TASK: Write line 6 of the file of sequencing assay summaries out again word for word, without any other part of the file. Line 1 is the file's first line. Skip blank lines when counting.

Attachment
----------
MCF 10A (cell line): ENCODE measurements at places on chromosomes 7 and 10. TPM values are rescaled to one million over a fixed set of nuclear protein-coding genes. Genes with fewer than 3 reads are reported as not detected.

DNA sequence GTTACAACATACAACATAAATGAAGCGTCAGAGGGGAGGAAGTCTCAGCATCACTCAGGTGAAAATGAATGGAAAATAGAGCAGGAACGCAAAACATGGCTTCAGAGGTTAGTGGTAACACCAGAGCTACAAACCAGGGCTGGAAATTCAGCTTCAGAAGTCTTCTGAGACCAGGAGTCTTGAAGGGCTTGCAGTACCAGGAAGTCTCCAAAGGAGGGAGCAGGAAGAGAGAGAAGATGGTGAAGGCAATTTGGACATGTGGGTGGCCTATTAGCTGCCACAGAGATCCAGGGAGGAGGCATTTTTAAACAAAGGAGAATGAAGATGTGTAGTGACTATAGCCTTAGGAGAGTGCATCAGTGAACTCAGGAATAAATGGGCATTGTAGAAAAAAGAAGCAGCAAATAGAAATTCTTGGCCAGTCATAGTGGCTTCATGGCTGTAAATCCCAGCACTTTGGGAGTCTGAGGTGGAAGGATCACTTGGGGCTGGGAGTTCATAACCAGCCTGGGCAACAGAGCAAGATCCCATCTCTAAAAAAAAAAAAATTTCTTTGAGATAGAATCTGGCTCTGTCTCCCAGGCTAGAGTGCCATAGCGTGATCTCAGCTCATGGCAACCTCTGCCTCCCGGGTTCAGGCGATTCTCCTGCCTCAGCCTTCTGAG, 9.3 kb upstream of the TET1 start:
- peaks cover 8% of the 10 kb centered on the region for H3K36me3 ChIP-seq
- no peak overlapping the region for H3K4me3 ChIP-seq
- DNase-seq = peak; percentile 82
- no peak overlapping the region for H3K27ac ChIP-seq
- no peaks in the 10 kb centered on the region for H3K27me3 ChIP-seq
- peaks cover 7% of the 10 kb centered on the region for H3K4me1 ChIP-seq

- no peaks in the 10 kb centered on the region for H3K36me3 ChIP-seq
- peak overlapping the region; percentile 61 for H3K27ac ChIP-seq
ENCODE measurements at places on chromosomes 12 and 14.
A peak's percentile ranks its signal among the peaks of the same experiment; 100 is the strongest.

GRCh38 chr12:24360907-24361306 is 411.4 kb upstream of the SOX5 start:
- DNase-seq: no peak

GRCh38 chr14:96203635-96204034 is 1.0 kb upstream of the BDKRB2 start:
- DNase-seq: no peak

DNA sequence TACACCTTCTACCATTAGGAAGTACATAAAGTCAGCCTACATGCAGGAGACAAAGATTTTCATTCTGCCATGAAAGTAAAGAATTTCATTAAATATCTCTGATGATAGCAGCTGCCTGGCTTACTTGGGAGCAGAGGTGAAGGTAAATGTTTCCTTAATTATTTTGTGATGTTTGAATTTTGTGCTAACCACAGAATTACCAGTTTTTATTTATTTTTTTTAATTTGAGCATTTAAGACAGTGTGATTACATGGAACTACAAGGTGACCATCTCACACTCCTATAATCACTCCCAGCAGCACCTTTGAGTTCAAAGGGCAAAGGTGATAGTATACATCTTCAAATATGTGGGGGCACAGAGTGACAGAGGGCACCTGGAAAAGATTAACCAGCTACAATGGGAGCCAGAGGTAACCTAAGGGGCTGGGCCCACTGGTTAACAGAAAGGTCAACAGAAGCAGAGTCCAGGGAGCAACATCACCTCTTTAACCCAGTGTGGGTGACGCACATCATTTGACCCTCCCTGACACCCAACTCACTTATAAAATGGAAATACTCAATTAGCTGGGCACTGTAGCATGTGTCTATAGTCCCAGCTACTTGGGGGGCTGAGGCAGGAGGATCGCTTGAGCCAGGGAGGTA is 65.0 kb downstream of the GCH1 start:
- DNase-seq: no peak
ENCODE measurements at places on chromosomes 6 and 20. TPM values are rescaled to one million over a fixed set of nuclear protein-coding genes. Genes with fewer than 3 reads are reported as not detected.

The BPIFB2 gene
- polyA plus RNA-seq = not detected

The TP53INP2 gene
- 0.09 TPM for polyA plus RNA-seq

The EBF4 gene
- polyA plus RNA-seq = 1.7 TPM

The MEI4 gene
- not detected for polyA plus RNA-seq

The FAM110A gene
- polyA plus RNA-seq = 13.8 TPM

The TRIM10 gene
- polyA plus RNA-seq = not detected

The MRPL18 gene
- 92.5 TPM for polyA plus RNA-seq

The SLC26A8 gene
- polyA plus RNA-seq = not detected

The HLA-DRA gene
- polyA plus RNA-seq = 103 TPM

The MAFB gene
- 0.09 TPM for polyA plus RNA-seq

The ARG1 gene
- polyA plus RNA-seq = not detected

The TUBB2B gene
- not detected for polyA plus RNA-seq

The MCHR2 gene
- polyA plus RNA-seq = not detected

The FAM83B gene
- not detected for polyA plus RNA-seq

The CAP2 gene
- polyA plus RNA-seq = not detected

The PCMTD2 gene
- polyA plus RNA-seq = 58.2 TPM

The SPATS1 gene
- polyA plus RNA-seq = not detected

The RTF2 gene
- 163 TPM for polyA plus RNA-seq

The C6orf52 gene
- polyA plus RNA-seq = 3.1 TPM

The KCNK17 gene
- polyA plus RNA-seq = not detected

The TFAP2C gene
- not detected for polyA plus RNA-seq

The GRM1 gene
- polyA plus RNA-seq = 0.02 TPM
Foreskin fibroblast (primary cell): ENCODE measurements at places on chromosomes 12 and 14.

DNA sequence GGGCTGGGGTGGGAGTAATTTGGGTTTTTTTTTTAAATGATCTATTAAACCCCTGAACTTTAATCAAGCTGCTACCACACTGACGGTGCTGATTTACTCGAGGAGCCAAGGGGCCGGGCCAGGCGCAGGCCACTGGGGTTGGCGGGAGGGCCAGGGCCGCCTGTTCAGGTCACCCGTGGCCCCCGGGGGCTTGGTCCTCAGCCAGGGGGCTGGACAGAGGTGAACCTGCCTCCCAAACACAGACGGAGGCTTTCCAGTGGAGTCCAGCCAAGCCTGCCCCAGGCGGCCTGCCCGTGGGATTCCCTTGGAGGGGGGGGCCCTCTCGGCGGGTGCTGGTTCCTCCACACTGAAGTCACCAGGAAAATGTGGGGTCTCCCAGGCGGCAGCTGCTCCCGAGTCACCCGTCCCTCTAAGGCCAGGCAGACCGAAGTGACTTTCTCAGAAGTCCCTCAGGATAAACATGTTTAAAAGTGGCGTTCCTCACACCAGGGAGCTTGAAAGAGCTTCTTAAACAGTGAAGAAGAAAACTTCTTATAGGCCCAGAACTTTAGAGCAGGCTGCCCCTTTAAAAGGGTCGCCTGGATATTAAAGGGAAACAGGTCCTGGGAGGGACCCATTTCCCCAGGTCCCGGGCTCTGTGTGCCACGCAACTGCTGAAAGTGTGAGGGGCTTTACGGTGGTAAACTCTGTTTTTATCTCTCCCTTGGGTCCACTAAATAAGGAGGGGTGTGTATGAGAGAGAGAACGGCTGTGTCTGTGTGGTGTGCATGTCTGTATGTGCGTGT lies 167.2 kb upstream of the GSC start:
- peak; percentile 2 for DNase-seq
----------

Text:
- no peak overlapping the region for H3K27ac ChIP-seq